Friday, September 2, 2011

Fiscal Fridays: Budgeting, part 1

Well. Thanks to the awesome response on my Survey Monkey budgeting survey (seriously, 50 people, that is so awesome), I have a pretty clear insight to how some of my friends and readers handle their finances. Up until now, I really only knew my way, which is really my dad’s way, which works fairly well because he’s smart, practical and frugal...all good things to be when you’re budgeting.

Anyway. The budgeting/not budgeting camp was split nearly down the middle, with not budgeting taking a slight lead. I’m not really surprised by this, since 65% of the survey takers were in the college/new grad stage, which is probably the hardest age to stick to a budget, but it’s also the most important. What you save (or don’t save) now will affect your quality of living for the rest of your life. My dad always says he and my mom “ate their brown bread” when they were my age, which means they lived meagerly and saved a ton then, so they could live comfortably now. And they do.

In the survey, peoples’ rigidity of budgets varied a lot more than I expected. In this case, structure is good. Structure keeps you from getting evicted or having your car repossessed. I read about budget strategies that were about as specific and regimented as my own, and some that were more or less, “I just hope that there’s enough money in my account.”

Hope does not a budget make, folks.

So over the next few weeks I’m going to share some tips, both based on what I do to budget and on some of the great responses I received from you guys. Since this is such a lengthy and complex topic, we’re looking at multiple consecutive Fiscal Friday posts. Sorry to make you keep coming back here every week (who am I kidding, I want you to come back here every day), but there is no way I’m going to ask you all to sit through 5,000 words on budgeting in one post. Huh uh.

First things first. Let’s go over how you should start a budget if you don’t already have one. My method was echoed pretty closely in the survey by people who have structured budgets, so that’s the method I’ll be discussing. (Have a better one? Email me and I’ll include it as an update to this post or in a future post.)

I keep track of my budget in an Excel spreadsheet. Google Docs works well for that, too. I’ve heard that is supposed to be an excellent option, but I’ve never actually used it. Or you could always be old fashioned and write everything down on paper. Whichever way you do it, you need to have your budget set down in hard copy. Believe me, having it down in writing makes things sooo much easier to manage and adhere to. Seriously.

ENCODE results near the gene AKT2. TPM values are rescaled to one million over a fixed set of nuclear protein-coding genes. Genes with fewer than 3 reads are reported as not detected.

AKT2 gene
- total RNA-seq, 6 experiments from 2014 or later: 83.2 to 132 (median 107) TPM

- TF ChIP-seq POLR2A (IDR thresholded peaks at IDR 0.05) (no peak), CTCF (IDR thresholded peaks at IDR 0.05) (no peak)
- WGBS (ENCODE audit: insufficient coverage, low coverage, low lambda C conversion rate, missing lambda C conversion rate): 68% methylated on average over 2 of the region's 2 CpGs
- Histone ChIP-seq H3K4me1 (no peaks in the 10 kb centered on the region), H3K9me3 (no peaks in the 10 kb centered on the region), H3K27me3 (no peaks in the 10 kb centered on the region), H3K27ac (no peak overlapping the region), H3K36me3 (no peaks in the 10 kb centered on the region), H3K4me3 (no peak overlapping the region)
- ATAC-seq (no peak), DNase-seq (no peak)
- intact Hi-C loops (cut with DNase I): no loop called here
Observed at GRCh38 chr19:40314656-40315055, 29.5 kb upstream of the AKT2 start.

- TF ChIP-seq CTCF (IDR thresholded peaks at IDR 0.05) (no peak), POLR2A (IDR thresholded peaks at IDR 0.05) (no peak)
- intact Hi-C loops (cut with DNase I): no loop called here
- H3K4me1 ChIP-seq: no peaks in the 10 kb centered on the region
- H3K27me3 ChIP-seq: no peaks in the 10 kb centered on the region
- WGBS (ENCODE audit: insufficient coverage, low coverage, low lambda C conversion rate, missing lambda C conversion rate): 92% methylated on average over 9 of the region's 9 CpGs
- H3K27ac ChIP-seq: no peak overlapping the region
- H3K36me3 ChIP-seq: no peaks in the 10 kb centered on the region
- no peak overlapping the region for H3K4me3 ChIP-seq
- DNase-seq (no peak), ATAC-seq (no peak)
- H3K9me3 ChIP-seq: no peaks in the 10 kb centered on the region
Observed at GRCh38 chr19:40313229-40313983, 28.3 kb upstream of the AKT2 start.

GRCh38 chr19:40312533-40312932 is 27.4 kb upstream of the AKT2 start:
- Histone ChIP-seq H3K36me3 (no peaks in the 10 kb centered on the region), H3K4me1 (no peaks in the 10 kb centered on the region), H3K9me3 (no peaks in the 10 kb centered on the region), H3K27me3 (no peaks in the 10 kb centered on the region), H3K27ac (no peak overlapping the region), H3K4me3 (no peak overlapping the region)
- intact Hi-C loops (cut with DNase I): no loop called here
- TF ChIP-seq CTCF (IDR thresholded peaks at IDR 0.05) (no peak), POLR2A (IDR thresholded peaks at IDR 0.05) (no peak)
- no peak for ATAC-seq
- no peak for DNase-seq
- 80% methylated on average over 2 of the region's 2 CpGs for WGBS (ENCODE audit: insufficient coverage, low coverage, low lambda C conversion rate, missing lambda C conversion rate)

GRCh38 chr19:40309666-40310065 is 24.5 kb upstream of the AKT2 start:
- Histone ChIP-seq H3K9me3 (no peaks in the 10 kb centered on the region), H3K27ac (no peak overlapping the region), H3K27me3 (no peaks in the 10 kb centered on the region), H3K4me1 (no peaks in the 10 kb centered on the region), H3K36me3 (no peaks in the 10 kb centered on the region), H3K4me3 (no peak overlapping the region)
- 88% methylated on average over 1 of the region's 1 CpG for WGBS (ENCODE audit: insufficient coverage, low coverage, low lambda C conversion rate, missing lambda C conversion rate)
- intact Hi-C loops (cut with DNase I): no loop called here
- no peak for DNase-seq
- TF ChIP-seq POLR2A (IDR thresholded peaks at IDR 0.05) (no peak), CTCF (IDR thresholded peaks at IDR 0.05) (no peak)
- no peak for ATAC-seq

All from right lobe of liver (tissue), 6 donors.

To start, look at your monthly income. Don’t look at the gross (before taxes) pay; look at the net pay, or what you can physically cash/deposit after taxes are taken out.

Next, make a list of all your bills. Start with the recurring bills that you get in the mail, in your email, are automatically deducted from your checking account or are automatically charged to your credit card. (A side note: Never, ever set up recurring bills on your credit card, unless you immediately pay for it with cash. We’ll have a separate post on credit cards and how to use them, but for now, just remember that.)

Recurring bills will vary from person to person, but make sure you include those sneaky little buggers like Netflix. No bill is too small. You can group them by category or by due date. I prefer the latter. (Note that if something is automatically deducted from your paycheck—like health insurance or a 401k—you don’t have to include it here. It’s already paid for.)

Yes, I have a lot of credit cards. To be fair, three of them are store cards that have consistently low balances. My goal is (and yours should be) to pay them down, then pay off any new balances at the end of each month. But I digress.

Anyway, next you list your other necessary expenses. Necessities: groceries, gas for your car, savings, etc. Non-necessities: going out to eat, bar hopping, clothes shopping, going to the movies, etc.